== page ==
What a great start, y’all. Who else is going to get an episode???
The video for “Q&A” can be downloaded here for $0.99.
In the second episode of the second season of Short Treks, I CANNOT BELIEVE THIS IS REAL. But it was!!!! Intrigued? Then it’s time for Mark to watch Star Trek.
AHHHH HOLY SHIT, THIS EPISODE WAS RIDICULOUS. You know, I’m realizing now that one of the main characters in this episode was just… not great! At all! Lieutenant Larkin’s awkwardness may have felt relatable for the briefest of moments at the start of this episode, but what he chose to do with it… yeah, it’s indefensible, isn’t it? His project for the Cabot to help Pragine 63’s starvation problem was uncomfortable, to say the least. But it took me a few minutes to understand what we were seeing: the actual origin story of the tribbles that I first experienced in “The Trouble with Tribbles” all those years ago.
Throughout this, the writers avoid falling into a cliché depiction of Larkin. I think it could very well have been a lot easier to make him more sympathetic. He was awkward; his ideas were dismissed suddenly; he was moved into work that had nothing to do with his speciality. However, very suddenly after Captain Lucero rejects Lt. Larkin, it’s very clear how irrational Larkin is being. He complains to Noel about how no one likes the new captain, when this clearly isn’t the case. He is obviously jealous of the new captain bonding with another officer. And then… the anonymous messages. The script plays off some of the humor of the situation to the extent that I wondered if the part of Larkin was written FOR H. John Benjamin. It seemed so uniquely suited to him! Yet even amidst the chaos of the conversation, it was clear that Larkin had deeper issues at work. He trampled over the boundary Captain Lucero set like… ten times? At best?
And after he’s told he’ll be transferred, he overreacts. I am not even sure that’s a fair assessment because I feel like I’m underselling what he does. Wouldn’t transferring allow him to stay in the field he wants to work in??? But okay, let’s say he was upset that he was being forced to leave the Cabot. The solution wasn’t MERGING YOUR OWN DNA WITH THE TRIBBLES. OH MY GOD. EDWARD LARKIN CREATED THE TRIBBLES PROBLEM. And what starts out as something that was pretty funny ends up treading in the horror genre. Y’all, the way that the production team managed to animate the tribbles procreating? It’s so fucking funny. And I love that the show kept the same visual cues from The Original Series! That was such a smart choice to make, and the tribbles felt far more realistic because of it. (Also: still not getting over them reproducing. What an image.) It also made them creepier later on because of the contrast between their cuteness and what they were capable of as they grew in number.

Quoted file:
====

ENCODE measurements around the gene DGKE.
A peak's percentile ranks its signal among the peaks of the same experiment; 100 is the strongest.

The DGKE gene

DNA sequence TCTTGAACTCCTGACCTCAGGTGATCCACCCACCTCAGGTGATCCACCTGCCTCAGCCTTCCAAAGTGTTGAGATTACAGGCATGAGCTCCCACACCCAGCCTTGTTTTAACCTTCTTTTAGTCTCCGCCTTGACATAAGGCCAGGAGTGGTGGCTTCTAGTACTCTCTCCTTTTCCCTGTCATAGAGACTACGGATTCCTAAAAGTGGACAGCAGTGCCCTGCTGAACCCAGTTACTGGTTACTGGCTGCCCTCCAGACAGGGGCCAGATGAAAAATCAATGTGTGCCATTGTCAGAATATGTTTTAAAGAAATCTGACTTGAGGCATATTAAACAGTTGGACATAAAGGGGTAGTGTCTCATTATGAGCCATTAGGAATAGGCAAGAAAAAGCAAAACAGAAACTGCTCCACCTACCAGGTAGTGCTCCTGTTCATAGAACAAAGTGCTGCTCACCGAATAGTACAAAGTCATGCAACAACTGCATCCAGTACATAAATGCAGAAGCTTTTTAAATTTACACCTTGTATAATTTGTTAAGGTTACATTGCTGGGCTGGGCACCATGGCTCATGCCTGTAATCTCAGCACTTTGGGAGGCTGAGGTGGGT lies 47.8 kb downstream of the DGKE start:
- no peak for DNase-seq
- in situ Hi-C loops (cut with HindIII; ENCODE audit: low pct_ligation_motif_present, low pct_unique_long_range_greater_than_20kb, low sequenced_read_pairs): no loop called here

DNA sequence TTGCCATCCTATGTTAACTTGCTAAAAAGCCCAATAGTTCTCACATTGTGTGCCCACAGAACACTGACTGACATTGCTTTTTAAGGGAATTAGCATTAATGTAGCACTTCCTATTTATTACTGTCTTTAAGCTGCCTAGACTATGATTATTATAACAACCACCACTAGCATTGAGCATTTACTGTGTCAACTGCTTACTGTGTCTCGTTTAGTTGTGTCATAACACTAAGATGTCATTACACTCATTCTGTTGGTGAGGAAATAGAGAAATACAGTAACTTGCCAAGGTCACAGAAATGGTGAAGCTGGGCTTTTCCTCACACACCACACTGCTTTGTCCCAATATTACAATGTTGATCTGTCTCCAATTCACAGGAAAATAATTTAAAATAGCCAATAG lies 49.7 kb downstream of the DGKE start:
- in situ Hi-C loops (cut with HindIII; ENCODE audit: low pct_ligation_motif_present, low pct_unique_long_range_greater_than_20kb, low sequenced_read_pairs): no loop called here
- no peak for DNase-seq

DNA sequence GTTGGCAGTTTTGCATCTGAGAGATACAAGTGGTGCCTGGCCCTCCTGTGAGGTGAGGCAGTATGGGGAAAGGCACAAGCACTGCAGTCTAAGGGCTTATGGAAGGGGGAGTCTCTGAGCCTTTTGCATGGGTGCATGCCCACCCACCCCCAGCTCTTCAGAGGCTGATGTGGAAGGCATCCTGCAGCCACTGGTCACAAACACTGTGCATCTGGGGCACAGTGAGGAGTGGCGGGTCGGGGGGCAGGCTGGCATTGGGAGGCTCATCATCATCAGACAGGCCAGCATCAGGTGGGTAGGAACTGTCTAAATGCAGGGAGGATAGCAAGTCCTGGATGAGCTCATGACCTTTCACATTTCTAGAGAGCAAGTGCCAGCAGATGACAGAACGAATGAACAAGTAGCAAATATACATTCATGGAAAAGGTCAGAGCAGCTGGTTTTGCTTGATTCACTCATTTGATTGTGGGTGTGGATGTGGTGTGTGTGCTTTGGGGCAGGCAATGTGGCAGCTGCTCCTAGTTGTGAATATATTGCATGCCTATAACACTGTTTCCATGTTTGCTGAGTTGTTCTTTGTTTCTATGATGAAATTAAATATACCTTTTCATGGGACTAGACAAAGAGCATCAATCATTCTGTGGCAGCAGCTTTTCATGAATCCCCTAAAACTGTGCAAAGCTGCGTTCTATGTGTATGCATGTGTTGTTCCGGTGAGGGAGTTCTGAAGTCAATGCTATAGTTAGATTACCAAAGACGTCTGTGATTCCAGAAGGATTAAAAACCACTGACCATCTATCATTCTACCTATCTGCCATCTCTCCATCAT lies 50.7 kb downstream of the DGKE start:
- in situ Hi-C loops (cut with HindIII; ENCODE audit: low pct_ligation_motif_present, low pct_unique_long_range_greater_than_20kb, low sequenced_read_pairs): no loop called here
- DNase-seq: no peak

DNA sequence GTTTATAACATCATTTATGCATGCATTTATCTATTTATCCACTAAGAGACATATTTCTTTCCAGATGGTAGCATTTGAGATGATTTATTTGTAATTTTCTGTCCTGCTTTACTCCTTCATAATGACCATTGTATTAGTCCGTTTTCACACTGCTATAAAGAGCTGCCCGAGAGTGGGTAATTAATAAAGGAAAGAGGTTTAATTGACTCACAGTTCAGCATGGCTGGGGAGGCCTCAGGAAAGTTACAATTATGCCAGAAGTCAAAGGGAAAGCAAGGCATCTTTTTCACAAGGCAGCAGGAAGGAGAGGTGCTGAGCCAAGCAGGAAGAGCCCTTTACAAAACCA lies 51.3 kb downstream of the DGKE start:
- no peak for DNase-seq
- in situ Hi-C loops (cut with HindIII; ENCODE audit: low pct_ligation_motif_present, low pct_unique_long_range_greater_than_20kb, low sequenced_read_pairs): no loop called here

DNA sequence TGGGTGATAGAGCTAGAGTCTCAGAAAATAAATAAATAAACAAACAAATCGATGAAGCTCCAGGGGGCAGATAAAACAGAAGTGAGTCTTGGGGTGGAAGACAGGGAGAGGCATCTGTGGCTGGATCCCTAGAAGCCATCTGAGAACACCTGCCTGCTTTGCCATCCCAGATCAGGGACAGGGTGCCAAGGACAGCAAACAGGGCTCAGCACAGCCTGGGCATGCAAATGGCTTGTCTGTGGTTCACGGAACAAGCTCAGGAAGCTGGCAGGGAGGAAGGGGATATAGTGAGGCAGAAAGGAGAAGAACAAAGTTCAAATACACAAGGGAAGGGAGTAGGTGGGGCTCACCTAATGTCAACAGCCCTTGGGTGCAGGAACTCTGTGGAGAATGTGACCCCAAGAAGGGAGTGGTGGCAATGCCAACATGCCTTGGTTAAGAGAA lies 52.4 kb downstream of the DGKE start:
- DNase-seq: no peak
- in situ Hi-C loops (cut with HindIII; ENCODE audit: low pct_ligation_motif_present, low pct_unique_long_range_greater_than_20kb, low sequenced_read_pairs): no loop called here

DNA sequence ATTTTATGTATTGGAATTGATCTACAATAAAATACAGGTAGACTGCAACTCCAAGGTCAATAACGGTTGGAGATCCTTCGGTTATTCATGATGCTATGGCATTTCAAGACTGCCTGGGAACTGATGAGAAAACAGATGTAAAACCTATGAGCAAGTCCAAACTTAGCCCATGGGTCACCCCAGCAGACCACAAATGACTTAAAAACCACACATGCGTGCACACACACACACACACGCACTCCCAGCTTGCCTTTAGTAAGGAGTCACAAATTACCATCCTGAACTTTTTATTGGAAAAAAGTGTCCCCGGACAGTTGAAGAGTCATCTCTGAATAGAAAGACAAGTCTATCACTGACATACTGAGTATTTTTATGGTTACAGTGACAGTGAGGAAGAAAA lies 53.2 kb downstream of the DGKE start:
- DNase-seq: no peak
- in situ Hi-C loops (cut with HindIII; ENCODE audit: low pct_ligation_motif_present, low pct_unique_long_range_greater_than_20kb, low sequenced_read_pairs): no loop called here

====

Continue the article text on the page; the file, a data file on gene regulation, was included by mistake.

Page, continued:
In the end, Larkin isn’t redeemed. In fact, I was genuinely surprised that the script kept him unapologetic right to his demise. He truly thought he was besting Captain Lucero the whole time, all because he projected an imagined insult onto the captain. We all saw what happened! She never insulted his intelligence! Yet Larkin couldn’t face the truth: that his poor behavior was what led him to being let go. We don’t find out why other crew members thought that the behavior we saw in “The Trouble with Edward” was typical of Larkin, but clearly, he’s been a toxic force on this ship for a while.
What a first assignment, though. In two weeks, Lucero had to abandon ship, all because Larkin couldn’t accept being transferred. This is possibly the most dramatic overreaction in Trek history? Or at least one of them!!!
Oh, I’m so ready for the next episode of Short Treks. Bring it on!
As a final note: I did end up watching the post-credits sequence, though it’s not on camera. I did not know there was one at all! But I’m glad I did because now I will never forget, “We’re pregnant… with flavor!” NEVER. FORGET.
The video for “The Trouble With Edward” can be downloaded here for $0.99.